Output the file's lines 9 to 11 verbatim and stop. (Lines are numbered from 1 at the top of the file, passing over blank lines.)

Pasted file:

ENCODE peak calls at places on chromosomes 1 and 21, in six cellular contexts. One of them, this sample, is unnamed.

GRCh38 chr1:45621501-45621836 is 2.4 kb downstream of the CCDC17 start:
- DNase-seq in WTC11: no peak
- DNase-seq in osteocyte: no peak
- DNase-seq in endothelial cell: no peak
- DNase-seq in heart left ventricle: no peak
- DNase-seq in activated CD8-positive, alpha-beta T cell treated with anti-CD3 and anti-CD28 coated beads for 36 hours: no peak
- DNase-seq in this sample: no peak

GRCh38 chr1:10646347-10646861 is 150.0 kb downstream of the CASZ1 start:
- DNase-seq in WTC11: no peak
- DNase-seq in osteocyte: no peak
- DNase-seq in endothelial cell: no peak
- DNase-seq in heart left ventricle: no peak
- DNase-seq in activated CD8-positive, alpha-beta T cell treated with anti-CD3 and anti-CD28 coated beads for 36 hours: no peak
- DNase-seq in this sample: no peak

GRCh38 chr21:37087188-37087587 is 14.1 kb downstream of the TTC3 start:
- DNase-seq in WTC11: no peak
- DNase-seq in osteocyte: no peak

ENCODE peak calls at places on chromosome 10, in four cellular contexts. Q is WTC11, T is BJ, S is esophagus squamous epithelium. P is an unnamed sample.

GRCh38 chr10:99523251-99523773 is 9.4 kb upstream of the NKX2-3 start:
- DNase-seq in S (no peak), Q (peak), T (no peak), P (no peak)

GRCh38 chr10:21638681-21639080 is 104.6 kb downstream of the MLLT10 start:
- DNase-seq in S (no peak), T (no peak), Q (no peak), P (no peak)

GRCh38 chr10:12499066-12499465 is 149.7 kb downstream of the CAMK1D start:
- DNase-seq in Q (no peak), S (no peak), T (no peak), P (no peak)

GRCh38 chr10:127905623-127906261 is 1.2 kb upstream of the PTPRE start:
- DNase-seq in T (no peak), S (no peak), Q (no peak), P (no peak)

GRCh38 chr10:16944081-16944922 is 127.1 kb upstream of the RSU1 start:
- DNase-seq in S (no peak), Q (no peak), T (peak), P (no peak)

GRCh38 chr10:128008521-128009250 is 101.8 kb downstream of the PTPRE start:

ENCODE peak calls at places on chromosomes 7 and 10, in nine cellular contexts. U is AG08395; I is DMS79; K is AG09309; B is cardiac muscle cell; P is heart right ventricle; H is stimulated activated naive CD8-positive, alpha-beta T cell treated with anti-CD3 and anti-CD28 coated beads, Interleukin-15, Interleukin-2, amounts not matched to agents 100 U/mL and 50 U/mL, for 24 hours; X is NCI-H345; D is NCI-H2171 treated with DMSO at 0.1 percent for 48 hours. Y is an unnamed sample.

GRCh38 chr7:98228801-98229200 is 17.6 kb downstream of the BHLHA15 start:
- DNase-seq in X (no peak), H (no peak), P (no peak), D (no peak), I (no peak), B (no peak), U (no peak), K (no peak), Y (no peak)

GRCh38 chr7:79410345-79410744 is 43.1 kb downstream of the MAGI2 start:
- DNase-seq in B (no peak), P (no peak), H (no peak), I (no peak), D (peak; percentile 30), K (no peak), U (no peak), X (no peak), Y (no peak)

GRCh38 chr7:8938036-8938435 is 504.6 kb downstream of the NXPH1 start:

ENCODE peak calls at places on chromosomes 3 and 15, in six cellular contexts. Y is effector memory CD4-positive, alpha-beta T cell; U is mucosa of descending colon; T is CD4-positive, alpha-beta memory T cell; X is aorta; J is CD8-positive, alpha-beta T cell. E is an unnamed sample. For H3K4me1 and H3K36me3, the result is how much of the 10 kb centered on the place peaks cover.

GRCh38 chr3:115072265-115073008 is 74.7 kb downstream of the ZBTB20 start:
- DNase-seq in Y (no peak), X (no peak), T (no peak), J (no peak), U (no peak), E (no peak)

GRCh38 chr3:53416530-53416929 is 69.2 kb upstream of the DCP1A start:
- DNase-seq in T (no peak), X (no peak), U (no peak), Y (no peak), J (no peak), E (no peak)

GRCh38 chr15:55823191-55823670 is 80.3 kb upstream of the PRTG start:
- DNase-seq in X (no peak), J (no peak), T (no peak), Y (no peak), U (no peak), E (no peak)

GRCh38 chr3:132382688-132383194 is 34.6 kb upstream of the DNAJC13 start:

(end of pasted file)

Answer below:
GRCh38 chr1:10646347-10646861 is 150.0 kb downstream of the CASZ1 start:
- DNase-seq in WTC11: no peak
- DNase-seq in osteocyte: no peak